Eugene Peterson has a volume entitled “Eat this Book” and it has inspired me to rethink each of my models. The title of his book refers to the revelation of John in Revelations 10:9-10 where an angel of the Lord hands him a scroll and says “Take it and eat it. It will turn your stomach sour, but in your mouth it will be as sweet as honey.” Peterson explains that this is an adequate metaphor for how we should be reading the Bible; we must ingest it in its entirety. He says “It takes the whole Bible to read any part of the Bible. Every sentence is embedded in story and can no more be understood accurately or fully apart from the story than any one of our sentences spoken throughout the course of the day can be understood apart from our relationships and culture and the various ways in which we speak to our children and parents, our friends and enemies, our employers and employees – and our God.”
We have a tendency to take the pieces of scripture that we like, or the ones that are easily understood, and apply them to our lives. If what we believe is that scripture is inspired by God, then we need to take every word seriously. I’m not saying that every word needs to be taken literally, or that every part of the Bible is written in the same literary genre. What I am saying is that if the Bible is the inspired word of God, then the whole Bible is important and worthy of deep thought, study, and most importantly application.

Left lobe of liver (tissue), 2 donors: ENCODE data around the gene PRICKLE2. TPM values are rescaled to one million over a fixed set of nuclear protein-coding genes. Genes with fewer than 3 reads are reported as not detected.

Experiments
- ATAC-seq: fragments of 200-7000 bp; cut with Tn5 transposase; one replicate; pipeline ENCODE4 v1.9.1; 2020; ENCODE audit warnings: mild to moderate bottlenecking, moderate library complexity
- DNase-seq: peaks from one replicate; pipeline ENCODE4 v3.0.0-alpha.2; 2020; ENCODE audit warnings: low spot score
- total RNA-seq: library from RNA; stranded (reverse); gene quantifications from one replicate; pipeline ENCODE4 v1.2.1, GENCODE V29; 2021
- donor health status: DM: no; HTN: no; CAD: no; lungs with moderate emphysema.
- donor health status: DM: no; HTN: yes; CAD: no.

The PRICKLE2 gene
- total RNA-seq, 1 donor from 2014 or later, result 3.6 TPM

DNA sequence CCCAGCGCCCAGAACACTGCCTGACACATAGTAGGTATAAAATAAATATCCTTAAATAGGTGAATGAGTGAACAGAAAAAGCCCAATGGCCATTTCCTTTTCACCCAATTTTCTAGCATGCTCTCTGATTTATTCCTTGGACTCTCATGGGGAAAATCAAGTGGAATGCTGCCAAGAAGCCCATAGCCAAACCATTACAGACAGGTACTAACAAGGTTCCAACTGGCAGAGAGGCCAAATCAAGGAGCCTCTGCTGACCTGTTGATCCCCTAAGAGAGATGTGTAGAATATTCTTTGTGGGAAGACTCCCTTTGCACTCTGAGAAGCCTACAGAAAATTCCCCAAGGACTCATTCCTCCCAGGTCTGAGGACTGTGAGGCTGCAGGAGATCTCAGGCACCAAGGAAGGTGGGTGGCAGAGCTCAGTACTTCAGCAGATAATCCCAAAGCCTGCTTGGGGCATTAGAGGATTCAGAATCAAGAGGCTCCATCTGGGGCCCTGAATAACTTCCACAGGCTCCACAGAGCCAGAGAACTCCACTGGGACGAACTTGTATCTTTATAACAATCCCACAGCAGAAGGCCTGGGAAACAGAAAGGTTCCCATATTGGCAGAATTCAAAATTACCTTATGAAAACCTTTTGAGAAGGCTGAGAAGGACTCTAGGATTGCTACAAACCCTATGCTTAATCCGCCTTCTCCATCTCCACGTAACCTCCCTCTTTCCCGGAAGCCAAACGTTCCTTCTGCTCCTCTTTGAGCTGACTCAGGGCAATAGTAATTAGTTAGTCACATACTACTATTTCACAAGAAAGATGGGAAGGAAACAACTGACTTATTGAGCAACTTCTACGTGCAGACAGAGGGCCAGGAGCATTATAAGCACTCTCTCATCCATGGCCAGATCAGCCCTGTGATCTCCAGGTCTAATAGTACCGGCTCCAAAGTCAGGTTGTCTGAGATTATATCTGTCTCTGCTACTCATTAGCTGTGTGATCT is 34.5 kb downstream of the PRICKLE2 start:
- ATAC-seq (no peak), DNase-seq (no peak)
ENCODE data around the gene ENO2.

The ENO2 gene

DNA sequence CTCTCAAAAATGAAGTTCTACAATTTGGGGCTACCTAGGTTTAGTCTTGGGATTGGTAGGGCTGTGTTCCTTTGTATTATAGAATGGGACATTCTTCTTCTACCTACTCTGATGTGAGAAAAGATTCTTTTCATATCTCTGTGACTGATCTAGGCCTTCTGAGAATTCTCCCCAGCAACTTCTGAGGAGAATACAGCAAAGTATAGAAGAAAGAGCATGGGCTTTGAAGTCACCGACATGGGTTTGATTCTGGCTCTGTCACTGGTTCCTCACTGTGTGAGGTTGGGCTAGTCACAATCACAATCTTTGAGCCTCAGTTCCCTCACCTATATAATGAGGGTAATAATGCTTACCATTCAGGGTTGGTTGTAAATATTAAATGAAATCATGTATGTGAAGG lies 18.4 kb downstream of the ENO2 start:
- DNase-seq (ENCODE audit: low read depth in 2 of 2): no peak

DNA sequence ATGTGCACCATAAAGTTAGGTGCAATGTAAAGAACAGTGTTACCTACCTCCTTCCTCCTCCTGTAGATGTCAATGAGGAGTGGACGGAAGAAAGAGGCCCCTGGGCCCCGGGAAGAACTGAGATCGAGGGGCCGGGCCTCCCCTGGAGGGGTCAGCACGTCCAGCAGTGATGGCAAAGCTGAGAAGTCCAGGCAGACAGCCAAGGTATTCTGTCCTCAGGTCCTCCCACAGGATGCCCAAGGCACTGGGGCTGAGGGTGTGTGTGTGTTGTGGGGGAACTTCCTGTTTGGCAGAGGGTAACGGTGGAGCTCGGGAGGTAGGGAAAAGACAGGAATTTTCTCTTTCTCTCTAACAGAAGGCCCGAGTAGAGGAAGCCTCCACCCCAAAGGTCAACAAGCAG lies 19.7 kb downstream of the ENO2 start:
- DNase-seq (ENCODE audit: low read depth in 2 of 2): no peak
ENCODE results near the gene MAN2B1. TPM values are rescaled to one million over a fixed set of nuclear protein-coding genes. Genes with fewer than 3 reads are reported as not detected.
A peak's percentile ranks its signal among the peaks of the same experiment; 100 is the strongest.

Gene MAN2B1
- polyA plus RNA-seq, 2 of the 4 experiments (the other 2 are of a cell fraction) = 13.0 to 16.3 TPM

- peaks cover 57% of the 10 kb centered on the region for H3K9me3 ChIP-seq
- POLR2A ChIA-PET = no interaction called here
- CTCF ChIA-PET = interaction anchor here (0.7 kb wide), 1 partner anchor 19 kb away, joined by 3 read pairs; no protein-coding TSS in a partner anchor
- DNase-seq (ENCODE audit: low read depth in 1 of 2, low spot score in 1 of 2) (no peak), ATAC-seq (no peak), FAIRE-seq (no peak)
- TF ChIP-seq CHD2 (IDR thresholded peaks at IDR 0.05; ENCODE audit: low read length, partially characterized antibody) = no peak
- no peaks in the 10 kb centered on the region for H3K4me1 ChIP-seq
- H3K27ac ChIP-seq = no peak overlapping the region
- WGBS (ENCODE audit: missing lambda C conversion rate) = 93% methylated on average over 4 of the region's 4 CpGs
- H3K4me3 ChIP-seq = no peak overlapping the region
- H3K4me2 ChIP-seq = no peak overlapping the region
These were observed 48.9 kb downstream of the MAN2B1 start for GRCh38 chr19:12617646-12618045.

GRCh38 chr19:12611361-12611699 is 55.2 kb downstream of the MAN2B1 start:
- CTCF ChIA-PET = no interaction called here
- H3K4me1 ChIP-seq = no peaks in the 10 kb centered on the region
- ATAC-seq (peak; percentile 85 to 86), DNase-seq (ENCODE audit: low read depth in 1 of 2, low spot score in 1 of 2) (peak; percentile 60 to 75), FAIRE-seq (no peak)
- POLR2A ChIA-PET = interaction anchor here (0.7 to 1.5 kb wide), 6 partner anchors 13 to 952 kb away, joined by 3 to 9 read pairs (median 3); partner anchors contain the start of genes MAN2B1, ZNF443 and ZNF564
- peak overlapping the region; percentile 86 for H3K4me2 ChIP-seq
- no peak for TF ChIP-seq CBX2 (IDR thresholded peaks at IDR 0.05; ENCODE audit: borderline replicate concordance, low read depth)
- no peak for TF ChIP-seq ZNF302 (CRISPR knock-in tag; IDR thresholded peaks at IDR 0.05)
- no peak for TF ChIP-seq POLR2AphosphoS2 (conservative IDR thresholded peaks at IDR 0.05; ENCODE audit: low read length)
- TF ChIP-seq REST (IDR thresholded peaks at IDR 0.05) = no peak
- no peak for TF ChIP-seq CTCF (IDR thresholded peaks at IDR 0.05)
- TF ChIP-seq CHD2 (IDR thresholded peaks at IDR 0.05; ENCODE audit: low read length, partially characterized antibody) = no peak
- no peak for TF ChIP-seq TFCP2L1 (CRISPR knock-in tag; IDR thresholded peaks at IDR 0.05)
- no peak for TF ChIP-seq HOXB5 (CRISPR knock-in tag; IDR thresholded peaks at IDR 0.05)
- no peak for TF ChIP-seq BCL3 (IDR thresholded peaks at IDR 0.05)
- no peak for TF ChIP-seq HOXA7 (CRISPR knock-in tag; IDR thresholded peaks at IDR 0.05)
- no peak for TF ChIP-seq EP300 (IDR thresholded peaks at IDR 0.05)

In this light, my various understandings or explanations of Christian education all hold merit. Individually, though, they all come up short. Each one explains something of an understanding of a Bible-based schooling model, but if the whole story of scripture is not reflected in this understanding then it continues to fall short. The challenge for Christian education and Christian educators is to ensure that how we regard each child, how we design curriculum, how we manifest the Body of Christ in community, etc., reflect an understanding of God’s work in Creation founded in a reading of scripture that “enters our souls as food enters our stomachs, spreads through our blood, and becomes holiness, and love, and wisdom” (4).
The Bible is not just a book that we study, nor is it a source of verses which can be dismembered and used sparingly where appropriate. The Bible is the story of God, meant to be eaten and assimilated into “the tissues of our lives” (20).
Peterson, Eugene H.. Eat this book: a conversation in the art of spiritual reading. Grand Rapids, Mich.: W.B. Eerdmans Pub. Co., 2006.